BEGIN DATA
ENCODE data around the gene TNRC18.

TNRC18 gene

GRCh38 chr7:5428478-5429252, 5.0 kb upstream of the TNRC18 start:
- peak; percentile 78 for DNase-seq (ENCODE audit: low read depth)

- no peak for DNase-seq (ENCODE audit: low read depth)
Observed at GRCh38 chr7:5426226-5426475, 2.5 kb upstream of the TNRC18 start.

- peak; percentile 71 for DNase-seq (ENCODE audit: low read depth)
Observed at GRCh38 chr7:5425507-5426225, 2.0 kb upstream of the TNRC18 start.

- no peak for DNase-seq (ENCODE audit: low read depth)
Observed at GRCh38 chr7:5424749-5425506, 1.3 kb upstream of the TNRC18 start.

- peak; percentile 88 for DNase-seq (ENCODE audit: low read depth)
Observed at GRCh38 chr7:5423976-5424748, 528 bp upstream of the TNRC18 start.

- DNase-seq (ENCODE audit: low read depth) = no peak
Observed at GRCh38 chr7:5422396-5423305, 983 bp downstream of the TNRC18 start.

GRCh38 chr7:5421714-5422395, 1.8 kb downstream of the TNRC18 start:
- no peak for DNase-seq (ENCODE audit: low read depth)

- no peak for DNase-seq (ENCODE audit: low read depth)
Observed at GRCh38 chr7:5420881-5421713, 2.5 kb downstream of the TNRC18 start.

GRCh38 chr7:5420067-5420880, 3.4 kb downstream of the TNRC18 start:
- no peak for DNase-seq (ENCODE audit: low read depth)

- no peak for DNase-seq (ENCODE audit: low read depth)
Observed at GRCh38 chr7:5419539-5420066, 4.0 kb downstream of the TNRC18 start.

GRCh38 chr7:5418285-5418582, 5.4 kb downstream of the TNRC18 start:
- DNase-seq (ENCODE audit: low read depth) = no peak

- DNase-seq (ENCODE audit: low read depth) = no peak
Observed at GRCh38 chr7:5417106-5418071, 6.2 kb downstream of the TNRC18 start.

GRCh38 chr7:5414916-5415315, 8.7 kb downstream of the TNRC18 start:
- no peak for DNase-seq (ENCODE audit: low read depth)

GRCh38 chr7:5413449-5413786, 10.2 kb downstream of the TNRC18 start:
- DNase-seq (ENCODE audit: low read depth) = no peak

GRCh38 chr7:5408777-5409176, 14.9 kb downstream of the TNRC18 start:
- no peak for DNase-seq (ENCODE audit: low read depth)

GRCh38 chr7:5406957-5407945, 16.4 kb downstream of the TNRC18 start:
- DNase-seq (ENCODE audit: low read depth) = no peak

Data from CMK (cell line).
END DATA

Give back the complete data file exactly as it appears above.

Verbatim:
ENCODE data around the gene TNRC18.

TNRC18 gene

GRCh38 chr7:5428478-5429252, 5.0 kb upstream of the TNRC18 start:
- peak; percentile 78 for DNase-seq (ENCODE audit: low read depth)

- no peak for DNase-seq (ENCODE audit: low read depth)
Observed at GRCh38 chr7:5426226-5426475, 2.5 kb upstream of the TNRC18 start.

- peak; percentile 71 for DNase-seq (ENCODE audit: low read depth)
Observed at GRCh38 chr7:5425507-5426225, 2.0 kb upstream of the TNRC18 start.

- no peak for DNase-seq (ENCODE audit: low read depth)
Observed at GRCh38 chr7:5424749-5425506, 1.3 kb upstream of the TNRC18 start.

- peak; percentile 88 for DNase-seq (ENCODE audit: low read depth)
Observed at GRCh38 chr7:5423976-5424748, 528 bp upstream of the TNRC18 start.

- DNase-seq (ENCODE audit: low read depth) = no peak
Observed at GRCh38 chr7:5422396-5423305, 983 bp downstream of the TNRC18 start.

GRCh38 chr7:5421714-5422395, 1.8 kb downstream of the TNRC18 start:
- no peak for DNase-seq (ENCODE audit: low read depth)

- no peak for DNase-seq (ENCODE audit: low read depth)
Observed at GRCh38 chr7:5420881-5421713, 2.5 kb downstream of the TNRC18 start.

GRCh38 chr7:5420067-5420880, 3.4 kb downstream of the TNRC18 start:
- no peak for DNase-seq (ENCODE audit: low read depth)

- no peak for DNase-seq (ENCODE audit: low read depth)
Observed at GRCh38 chr7:5419539-5420066, 4.0 kb downstream of the TNRC18 start.

GRCh38 chr7:5418285-5418582, 5.4 kb downstream of the TNRC18 start:
- DNase-seq (ENCODE audit: low read depth) = no peak

- DNase-seq (ENCODE audit: low read depth) = no peak
Observed at GRCh38 chr7:5417106-5418071, 6.2 kb downstream of the TNRC18 start.

GRCh38 chr7:5414916-5415315, 8.7 kb downstream of the TNRC18 start:
- no peak for DNase-seq (ENCODE audit: low read depth)

GRCh38 chr7:5413449-5413786, 10.2 kb downstream of the TNRC18 start:
- DNase-seq (ENCODE audit: low read depth) = no peak

GRCh38 chr7:5408777-5409176, 14.9 kb downstream of the TNRC18 start:
- no peak for DNase-seq (ENCODE audit: low read depth)

GRCh38 chr7:5406957-5407945, 16.4 kb downstream of the TNRC18 start:
- DNase-seq (ENCODE audit: low read depth) = no peak

Data from CMK (cell line).